What are some healthy ways to relieve or cope with stress? Have you ever searched for ways to carefully manage your stress-filled days? The ones that tear into your every being and make the light unbearable. The days where a rock is a more fitting house than your own. Moments where you feel absolutely worthless and alone. Ouch! Too close to home? I bet. Those are the times where the walls start closing in and nothing seems to get better. Here's the catch...things can get better with healthy coping methods and genuinely taking care of your mind and body.
After witnessing unhealthy stress-coping methods, I knew I had to share my thoughts and maybe help someone along the way.
Before I tell you healthy ways, let's talk about what not to do when you are heavily stressed.
Deadly. Abusive. Unhealthy.
Do you turn to alcohol when days get rough? Do you heavily drink to drown out your intrusive thoughts about stress and life? Is the bottle or can more appealing than a movie or talking to a friend? Are you seeking beer over water? Are you addicted to coping this way?
If you answered yes, then I need you to listen closely.
Too much alcohol consumption can kill you or severely damage your mind and body.
"Long-term alcohol use can put one at a greater risk for certain conditions, such as tuberculosis, pneumonia, and even cancer."
"Death. Their blood alcohol concentration (BAC) over 0.45 may result in death due to alcohol poisoning or a failure of the brain to control all of the body’s vital physical functions."
Have you considered the long-term consequences caused by drinking alcohol every single day? Have you ever thought about it? I have and I don't like the results. Being an alcoholic isn't okay nor is it safe for you or those around you. You are putting people in harm's way by toying with your emotions and head the way you do by constantly drinking.
If you let alcohol "fix" your problems, you will end up with more problems and fall into unhealthy ways of dealing with your stress. Overconsumption of alcohol can't "fix" your problems, it can only ease it for a little while. That's why people constantly drink, so they can continually combat stress, but that isn't how it works. Alcohol isn't the answer, it is the enemy. Fight the enemy.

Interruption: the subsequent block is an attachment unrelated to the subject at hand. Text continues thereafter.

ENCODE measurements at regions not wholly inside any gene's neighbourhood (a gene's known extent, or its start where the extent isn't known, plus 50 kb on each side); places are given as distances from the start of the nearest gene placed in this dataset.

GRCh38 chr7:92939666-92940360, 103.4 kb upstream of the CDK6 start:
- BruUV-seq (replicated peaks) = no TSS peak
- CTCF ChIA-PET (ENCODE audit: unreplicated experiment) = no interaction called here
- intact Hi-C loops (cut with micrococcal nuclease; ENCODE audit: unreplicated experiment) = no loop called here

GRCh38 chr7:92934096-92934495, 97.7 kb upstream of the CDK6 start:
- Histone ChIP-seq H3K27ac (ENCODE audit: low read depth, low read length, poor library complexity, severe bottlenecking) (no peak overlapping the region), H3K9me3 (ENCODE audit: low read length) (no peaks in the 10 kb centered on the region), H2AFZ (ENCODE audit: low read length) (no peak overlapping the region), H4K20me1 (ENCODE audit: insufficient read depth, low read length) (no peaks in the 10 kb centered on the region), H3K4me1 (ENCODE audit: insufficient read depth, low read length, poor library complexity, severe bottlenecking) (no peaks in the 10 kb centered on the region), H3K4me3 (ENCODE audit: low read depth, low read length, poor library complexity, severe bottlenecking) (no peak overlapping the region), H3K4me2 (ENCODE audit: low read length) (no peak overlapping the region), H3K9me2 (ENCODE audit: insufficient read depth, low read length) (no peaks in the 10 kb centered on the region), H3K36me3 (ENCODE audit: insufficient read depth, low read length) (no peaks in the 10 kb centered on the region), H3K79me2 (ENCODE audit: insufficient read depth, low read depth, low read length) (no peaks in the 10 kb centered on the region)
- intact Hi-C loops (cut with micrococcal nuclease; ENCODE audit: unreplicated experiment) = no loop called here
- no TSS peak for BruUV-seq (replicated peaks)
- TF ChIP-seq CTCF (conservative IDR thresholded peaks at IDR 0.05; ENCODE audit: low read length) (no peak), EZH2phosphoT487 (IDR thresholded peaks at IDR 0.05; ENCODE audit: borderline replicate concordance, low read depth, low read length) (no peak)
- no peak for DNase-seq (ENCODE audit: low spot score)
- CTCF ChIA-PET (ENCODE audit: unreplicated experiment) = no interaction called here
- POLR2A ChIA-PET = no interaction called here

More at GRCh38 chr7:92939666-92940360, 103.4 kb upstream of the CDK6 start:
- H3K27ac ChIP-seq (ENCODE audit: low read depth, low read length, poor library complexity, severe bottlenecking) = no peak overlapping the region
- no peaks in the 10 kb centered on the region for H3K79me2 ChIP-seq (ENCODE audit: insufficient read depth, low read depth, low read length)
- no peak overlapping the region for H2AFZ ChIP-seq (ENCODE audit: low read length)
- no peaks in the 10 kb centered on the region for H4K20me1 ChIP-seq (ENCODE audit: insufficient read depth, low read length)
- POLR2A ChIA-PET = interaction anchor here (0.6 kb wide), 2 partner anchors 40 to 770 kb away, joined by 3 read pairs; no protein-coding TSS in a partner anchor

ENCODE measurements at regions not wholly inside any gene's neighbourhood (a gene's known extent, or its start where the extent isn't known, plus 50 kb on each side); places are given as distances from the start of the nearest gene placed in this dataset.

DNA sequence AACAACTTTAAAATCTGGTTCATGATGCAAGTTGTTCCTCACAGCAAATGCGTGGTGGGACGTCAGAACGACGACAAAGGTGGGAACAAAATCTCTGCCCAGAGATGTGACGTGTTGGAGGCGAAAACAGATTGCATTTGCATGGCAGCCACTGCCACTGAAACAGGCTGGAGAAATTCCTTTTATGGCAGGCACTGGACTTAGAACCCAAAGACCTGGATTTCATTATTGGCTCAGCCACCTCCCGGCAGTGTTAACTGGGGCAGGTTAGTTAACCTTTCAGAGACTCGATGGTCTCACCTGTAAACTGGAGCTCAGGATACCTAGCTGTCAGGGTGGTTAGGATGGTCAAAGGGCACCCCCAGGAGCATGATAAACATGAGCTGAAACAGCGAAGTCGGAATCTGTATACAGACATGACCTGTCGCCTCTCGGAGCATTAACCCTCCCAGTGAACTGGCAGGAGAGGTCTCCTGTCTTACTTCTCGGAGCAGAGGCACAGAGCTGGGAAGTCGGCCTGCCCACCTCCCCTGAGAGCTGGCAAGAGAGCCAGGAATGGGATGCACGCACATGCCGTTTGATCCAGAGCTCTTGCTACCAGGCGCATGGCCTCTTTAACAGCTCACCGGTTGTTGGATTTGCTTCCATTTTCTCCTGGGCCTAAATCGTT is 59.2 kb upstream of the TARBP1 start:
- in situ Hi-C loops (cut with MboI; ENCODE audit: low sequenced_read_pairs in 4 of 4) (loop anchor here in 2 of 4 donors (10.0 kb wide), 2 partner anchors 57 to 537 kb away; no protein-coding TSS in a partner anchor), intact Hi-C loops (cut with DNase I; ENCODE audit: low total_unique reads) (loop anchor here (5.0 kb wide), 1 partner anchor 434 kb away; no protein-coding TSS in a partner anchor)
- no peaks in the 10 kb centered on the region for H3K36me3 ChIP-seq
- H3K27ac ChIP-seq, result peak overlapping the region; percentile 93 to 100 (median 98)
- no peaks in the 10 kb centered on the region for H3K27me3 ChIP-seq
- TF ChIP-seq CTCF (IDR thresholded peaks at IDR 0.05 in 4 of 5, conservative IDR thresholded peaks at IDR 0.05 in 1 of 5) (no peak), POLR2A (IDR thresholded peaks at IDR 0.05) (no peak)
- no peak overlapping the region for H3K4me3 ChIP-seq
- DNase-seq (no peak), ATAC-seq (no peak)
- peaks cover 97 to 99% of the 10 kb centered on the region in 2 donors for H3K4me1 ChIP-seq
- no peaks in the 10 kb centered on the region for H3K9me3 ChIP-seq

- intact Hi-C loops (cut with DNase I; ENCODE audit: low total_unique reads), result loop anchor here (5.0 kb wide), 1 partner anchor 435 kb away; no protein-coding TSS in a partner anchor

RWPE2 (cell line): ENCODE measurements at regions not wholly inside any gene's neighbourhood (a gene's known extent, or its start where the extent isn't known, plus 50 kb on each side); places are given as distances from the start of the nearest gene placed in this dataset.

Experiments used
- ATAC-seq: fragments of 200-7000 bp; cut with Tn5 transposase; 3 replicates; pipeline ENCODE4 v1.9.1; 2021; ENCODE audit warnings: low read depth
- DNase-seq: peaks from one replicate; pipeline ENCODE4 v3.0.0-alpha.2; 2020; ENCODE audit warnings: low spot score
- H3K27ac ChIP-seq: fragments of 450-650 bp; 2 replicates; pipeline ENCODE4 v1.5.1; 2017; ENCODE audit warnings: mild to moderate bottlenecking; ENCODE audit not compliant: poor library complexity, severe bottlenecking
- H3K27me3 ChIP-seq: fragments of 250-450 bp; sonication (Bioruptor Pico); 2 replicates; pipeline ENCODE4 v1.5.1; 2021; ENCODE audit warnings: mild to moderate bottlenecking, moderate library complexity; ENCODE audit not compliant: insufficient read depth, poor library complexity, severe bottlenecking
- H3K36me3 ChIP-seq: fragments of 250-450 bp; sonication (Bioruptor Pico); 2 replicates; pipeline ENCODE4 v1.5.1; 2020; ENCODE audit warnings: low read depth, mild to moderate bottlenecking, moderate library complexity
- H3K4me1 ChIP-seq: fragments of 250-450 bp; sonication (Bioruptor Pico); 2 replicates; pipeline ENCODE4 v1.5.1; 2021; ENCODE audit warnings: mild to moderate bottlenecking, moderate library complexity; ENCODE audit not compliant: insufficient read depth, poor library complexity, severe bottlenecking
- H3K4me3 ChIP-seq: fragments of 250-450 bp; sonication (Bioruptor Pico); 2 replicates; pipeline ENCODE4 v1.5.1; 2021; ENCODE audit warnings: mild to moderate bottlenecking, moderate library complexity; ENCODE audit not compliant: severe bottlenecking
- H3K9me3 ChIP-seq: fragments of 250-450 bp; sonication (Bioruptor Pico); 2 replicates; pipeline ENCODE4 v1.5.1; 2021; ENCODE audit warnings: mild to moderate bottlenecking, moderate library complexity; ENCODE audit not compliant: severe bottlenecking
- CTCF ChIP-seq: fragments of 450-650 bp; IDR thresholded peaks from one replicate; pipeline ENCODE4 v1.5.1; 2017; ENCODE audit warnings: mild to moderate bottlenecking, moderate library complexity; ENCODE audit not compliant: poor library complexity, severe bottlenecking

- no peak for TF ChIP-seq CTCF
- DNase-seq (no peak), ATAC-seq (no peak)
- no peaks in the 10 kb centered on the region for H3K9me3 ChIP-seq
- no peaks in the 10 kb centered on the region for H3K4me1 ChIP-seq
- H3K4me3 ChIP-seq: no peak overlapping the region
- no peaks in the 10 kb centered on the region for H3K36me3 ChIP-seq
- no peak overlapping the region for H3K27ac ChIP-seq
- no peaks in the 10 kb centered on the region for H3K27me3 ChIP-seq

Ignoring your needs
At one point in time, we all ignore our own needs to deal with other things, but we need to stop that and take care of ourselves first. Don't neglect your needs while coping, they need attention more than ever.
Ask yourself the tough questions. Am I actually okay or just faking it? Have I thought about myself today?
Then the small everyday ones. Have I ate, showered, and rested today?
If you answered no. Take a hard look at how you are coping. Are you turning to bad habits to heal temporary pains or are you turning to good habits to cure stress?
Yelling and blaming others / Investing in drama
When you start blaming others for your stress, you start the spiral of losing control. Your problems become everyone else's but your own. You take no responsibility for the mess you clearly made for yourself and the ones around you. Then begins the cycle of causing unnecessary drama for attention and wanting people to feel sorry for you instead of healthily dealing with your stress. That is when word vomit happens - you start to say whatever comes to mind to try and clear your mess or make people side with you. It won't work.
That is when you slowly lean towards becoming a narcissist.
No matter what is going on, you blame your problems on others. You can do no wrong in your own eyes. No one can tell you otherwise.
Overworking your mind and body
Remember to take breaks. Rest your mind and body. Take a breather. Take a nap. Do not constantly work to the point of a breakdown. It isn't good for you.
Take care of yourself and rest.
Don't continue the things that stress you out. Find ways to manage why it stresses you out so you can get it done and move along. Don't stay in the mess, fix it and shift your focus.
Self-loathing is synonymous with self-hatred: it’s an extreme dislike of oneself. It’s fuelled by anger, low self-esteem, and a distorted perception of oneself due to misguided thoughts and self-beliefs. In most cases, self-loathing is the result of having a dysfunctional upbringing.
Change the narrative. Change the vocabulary in your space.
Use kinder words about yourself. Say I love you to yourself. You deserve to love yourself. You deserve nicer things in your head. Believe that, be that change.
What are healthy stress relievers?